Top 5 Things to Watch in Markets in the Week Ahead

Top 5 Things to Watch in Markets in the Week Ahead

Earnings season kicks into high gear in the coming week, with the financial sector, particularly in focus. Earnings results will test growth stocks just as investors are bracing for the Federal Reserve to begin hiking interest rates. The Bank of Japan is to meet, and the European Central Bank publishes minutes. The U.S. economic calendar is light in a holiday-shortened week, with U.S. markets closed Monday for Martin Luther King Jr. Day. Meanwhile, GDP data out of China on Monday could fuel speculation over monetary easing. Here’s what you need to know to start your week.


Financial sector earnings during the week will include fourth-quarter results from Goldman Sachs (NYSE:GS), Charles Schwab (NYSE:SCHW) and BNY Mellon (NYSE:BK) on Tuesday, followed by Morgan Stanley (NYSE:MS) and Bank of America (NYSE:BAC) on Wednesday.

Big non-financial firms reporting include Procter & Gamble (NYSE:PG) on Wednesday and Netflix (NASDAQ:NFLX) on Thursday, the first of the closely watched “FAANG” companies to do so. Investors will be paying close attention to the streaming giant’s plans for new content and its outlook for subscribers.

The Dow ended lower on Friday, dragged down by declines in major banks, including JPMorgan Chase & Co. (NYSE:JPM) and Citigroup (NYSE:C), after earnings results raised worries over a decline in trading revenues and loan growth.

Bank executives are expected to be upbeat on the outlook, but as some analysts have noted, bank stocks often do better ahead of rate hikes than they do during rate increases.

Test for growth stocks?

U.S. tech and growth stocks have got off to a rough start in 2022, raising the stakes for this earnings season, as investors look for reasons to remain steadfast ahead of expected rate hikes by the Fed.

Tech bulls hope a strong earnings season can reverse declines driven by rising Treasury yields and expectations that the Fed will tighten monetary policy and hike rates aggressively to fight inflation.

As the Fed increases short-term rates, investors will keep an eye on how high longer-term U.S. Treasury yields rise. Higher yields mean a greater discount on future profits, a negative for growth stocks.

“Given the performance of these tech names here recently, will earnings be a saviour for them?” Walter Todd, chief investment officer at Greenwood Capital told Reuters. “Over the next month, seeing how some of these tech names respond to their numbers … will be interesting.”

Central banks

The BoJ is set to keep policy on hold and revise up its inflation forecast at the conclusion of its two-day monetary policy meeting on Tuesday. While inflation remains well below the bank’s 2% target, a recent spike in global commodity costs prompted more companies to increase prices.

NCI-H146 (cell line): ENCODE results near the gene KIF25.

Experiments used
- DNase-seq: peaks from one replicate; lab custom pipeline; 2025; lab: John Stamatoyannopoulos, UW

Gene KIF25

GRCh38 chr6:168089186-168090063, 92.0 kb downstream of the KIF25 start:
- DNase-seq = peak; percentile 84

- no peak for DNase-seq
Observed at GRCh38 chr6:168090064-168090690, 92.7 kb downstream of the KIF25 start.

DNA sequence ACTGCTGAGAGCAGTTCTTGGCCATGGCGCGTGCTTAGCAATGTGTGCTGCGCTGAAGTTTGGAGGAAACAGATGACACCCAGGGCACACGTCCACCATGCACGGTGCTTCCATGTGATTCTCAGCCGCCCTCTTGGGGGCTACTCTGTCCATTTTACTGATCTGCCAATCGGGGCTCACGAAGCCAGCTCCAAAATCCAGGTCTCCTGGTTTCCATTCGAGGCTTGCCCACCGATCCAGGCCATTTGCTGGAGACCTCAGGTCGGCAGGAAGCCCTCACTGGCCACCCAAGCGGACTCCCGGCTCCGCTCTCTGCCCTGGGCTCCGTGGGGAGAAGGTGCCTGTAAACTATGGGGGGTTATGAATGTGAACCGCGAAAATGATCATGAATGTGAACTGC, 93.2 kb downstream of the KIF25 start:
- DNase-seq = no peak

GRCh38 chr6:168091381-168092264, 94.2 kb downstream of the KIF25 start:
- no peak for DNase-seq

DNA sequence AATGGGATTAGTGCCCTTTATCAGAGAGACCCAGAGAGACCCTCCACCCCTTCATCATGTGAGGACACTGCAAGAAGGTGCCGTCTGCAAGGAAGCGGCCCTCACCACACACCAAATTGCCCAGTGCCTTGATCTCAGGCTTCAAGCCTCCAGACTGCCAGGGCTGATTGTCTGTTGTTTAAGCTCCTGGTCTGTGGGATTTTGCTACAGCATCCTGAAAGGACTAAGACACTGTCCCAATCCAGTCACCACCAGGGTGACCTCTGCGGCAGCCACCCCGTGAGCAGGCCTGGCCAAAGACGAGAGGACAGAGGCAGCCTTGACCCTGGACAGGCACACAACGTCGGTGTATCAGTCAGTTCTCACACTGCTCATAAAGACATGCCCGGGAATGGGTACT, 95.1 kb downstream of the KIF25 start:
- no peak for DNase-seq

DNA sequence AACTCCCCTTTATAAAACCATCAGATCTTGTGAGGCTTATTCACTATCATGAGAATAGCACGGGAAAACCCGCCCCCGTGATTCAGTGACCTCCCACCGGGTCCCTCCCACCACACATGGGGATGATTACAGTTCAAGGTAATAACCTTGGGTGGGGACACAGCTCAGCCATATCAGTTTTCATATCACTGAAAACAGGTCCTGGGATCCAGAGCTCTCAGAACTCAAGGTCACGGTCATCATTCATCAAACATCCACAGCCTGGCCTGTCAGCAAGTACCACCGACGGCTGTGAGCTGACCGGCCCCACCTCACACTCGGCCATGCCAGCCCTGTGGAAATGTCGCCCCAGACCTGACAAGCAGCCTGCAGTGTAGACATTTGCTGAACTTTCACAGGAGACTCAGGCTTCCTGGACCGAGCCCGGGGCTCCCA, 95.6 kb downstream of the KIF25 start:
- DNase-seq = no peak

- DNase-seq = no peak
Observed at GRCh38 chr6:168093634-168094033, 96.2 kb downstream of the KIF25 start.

The ECB is to publish the minutes of its December meeting, when it extended stimulus measures, on Thursday amid an ongoing debate over how best to counter rising price pressures in the bloc.

Meanwhile, the Fed enters its traditional quiet period ahead of its upcoming policy meeting on Jan. 24-25.

U.S. data

It’s set to be a light week on the U.S. economic calendar, with updates on the housing sector and regional manufacturing surveys in a holiday-shortened week.

The Empire State Manufacturing index is due on Tuesday, followed by data on building permits and housing starts on Wednesday. Thursday brings the Philly Fed manufacturing index, along with updates on initial jobless claims and existing home sales.

The manufacturing surveys should show how much impact the wave of the Omicron variant has had on factory activity, while the housing data is expected to remain solid. None of the data is likely to significantly alter market expectations for a March Fed rate hike.

Chinese GDP

Data on Monday is expected to show China’s economy grew by an annualized 3.6% in the fourth quarter – the slowest rate since the second quarter of 2020, pressured by a downturn in the property sector, curbs on debt and strict Covid-19 measures.

The world’s second-largest economy is facing multiple headwinds in 2022, including persistent weakness in the property sector and fresh restrictions on movement amid the recent local spread of the Omicron variant.

The gloomy economic outlook may add to pressure on policymakers to roll out more easing steps, though analysts believe they will likely favour injecting more cash into the economy rather than cutting interest rates too aggressively.

On Sunday, China’s state planner called on local governments to minimize the impact of COVID-19 restrictions over the upcoming Lunar New Year holiday to help a rebound in consumption.

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